Maple is the preferred wood (hard rock maple, the best) though walnut is good, and looks nice mixed with maple laminations. No experience with oak as a board material. End-grain boards are best, as there's more pores to gobble up the germs. Just treat a new board with USP mineral oil (NOT vegetable- it gets rancid) once a week for the first month - when it's dry, of course; then once a month for six months, and then every six months. Scrub under hot running water, dry in the dish rack. No dishwashers.

If you're making your own, use Titebond III wood glue- it's FDA approved for non-contact food use and is very strong and waterproof. Titebond II is OK and approved, too. Just not quite as strong or quite as waterproof as the newer III. The open time for III is longer, too. (If you're not into woodworking... don't worry about it. :rolleyes: )

You'll need a LOT of clamps. ;) And a belt sander.


Mike :smoking:
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post #24 of 50
My feelings about wood vs nylon are pretty clear, but I've worked alot with wood as well, here are some of my observations.

Stay away from red Oak for cutting boards. My kids amuse themselves by taking a 3/4" x 3/4" stick of red oak, sticking one end in water, and blowing on the other end and watching the bubbles. In other words it's porous.

Titebond2 is good, but finger joints or dovetailing in combination with glue is even better.

Use a cabinet scraper to keep a smooth surface on the boards.
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post #25 of 50
"...but finger joints or dovetailing in combination with glue is even better."

Wow - that would be a very well-joined cutting board indeed. I've never seen one like that. Also a h**l of a lot of work. After ten or eleven years of cutting board experience, I've never seen one come apart just being butt-joint glued.

But, umm... remember, NOT in the dishwasher. :eek:

Mike
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post #26 of 50
Most of the commercial boards are finger jointed, and most are held together with bolts running through the width, and plugged with maple caps.

However, I and many other Chefs (and many, many Health Inspectors) are very worried about the implications of bacteria eating wood cutting boards. A wrong message, but one very easy to believe would be that it's ok to cut raw chicken or pork on the cutting board, give it a quick wipe, and everything's up to sanitation standards.

-Wood is a porous material. Stands to reason, given that one of the main functions of a tree trunk is transport water from the roots to the branches.

-Wood absorbs water, it's a natural function of the wood fibres, they are hollow and they absorb.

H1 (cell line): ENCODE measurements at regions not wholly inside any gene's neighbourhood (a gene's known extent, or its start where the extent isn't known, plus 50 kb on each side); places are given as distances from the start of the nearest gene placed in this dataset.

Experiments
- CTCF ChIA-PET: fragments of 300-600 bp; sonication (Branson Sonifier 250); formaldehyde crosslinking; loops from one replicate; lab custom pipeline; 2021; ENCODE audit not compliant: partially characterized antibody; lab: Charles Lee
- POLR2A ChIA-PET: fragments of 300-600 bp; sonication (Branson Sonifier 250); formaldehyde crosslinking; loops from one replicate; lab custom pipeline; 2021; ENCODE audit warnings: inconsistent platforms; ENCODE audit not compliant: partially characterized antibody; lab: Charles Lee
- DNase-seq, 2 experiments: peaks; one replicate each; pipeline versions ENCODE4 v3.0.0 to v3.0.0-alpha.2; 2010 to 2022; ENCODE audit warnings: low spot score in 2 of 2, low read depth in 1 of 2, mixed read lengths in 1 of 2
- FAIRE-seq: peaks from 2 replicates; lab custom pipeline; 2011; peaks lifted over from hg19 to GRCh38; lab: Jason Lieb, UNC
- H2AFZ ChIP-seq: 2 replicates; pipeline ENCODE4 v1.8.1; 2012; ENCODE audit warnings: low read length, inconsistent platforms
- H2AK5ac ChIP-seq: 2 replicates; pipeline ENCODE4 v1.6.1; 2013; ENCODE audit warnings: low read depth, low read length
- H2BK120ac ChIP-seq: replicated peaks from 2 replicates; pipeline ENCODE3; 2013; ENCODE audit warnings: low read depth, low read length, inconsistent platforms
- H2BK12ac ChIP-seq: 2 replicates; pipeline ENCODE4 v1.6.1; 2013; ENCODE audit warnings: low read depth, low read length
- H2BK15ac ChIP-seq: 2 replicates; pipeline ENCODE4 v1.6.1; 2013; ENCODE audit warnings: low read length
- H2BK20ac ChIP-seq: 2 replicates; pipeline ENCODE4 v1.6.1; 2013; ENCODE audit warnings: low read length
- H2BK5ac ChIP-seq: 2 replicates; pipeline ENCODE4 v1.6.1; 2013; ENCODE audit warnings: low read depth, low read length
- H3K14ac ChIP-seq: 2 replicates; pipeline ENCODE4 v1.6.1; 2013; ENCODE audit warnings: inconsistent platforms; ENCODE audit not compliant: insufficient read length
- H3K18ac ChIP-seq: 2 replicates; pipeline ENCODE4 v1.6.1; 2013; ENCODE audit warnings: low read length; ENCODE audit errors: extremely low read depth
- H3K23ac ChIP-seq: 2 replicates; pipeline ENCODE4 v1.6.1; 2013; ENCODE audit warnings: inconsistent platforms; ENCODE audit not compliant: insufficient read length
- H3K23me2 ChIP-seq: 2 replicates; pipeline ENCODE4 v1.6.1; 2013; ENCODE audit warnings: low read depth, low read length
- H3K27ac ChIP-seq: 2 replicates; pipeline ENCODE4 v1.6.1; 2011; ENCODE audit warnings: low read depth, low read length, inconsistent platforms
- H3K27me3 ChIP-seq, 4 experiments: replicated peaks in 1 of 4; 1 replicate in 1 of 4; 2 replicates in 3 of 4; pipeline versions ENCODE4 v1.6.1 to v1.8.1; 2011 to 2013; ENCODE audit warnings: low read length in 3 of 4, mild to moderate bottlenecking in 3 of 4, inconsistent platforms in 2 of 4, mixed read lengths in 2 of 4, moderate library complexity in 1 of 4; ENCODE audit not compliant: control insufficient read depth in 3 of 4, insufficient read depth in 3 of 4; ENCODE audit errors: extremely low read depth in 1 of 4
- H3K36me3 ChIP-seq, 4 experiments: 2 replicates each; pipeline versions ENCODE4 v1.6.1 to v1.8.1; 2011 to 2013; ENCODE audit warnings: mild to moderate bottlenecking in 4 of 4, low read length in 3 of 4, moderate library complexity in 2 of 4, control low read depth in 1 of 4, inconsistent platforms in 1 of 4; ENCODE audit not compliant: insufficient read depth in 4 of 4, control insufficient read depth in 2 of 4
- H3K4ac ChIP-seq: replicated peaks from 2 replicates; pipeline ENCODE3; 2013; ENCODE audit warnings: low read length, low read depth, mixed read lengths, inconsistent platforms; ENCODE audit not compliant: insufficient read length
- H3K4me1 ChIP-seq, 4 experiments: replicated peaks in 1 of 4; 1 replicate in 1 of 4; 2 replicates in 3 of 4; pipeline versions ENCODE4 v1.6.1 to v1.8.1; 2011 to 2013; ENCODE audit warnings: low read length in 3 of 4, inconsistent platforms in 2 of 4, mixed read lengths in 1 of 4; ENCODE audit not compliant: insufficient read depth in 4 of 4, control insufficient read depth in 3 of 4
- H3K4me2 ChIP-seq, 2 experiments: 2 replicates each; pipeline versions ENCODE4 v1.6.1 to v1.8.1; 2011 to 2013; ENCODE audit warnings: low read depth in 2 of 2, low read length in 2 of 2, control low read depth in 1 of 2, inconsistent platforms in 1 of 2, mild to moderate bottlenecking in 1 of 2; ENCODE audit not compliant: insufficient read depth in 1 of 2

-Water is a great transport vehicle for many other things: Salts, minerals, food debris.

Put it all together and a wet cutting board is wiped down, the moisture eventually evaporates, and the debris, salts, etc, are left behind, plugging up the fibres.

I'm no scientist, have no access to a lab, but my big question is: Can a used wood cutting board, one that has gone through many cycles of wetting and drying, still be effective in killing bacteria on contact?

A good example is with an ex-employee of mine cleaning off a s/s table. He gives it a quick wipe, sprays it down with sanitizer, and proudly exclaims it's clean. I point out the spilled juices, fish scales and carrot peels. "But Chef, they're sanitized, it's ok".

Easiest and quickest way to sanitize a cutting board, a way that you're about 95% sure it's sanitized, is to toss it into a high-temp d/w. Can't do this with a wood cutting board or it'll swell and split along the glue lines. Best thing to do is cut raw meat and other perishables on a nylon cutting board and be 95% sure.
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post #27 of 50
My chef keeps both on hand. Nylon and plastic cutting boards are softer than the wood boards we have, and he instructs we use the ones we feel more comfortable. Here at home and at school I prefer Maple VS Bamboo, I find the bamboo is grainy and I have have caught some of the grains with a pairing knife and lifted it up. I really don't want that in my food.

As for wood VS. plastic and sanitation, all the boards I work with a replaced after 3 months on average and I treat them with bleach and T20 sanitizer. I've never had a problem, and my boards if they show too much wear get tossed. Easy as that.
post #28 of 50
I have a solid maple, wood chopping board - about 2 " thick - wires running through the width of the board - approx 22" x 18 " - has lasted 30 to 35 years
cleans with hot water , soap and a plastic scrubbing pad
the board was from ontario
any one in canada or us know where I can buy a similar item
post #29 of 50
I don't understand why you have wires running through it. That sort of stabalization is totally unnecessary with a well-constructed cutting board or chopping block.

If you can't find what you're looking for elsewise, contact me off-list. I build custom boards and blocks, from all sorts of woods, and I'm sure we can work something out.
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post #30 of 50
I have heard the same wood vs.plastic sanitary issues.... personally, I have several plastic boards of varying sizes, I can throw them through the dishwasher. (I also have a spray bottle of bleach solution to spray down the boards after chicken)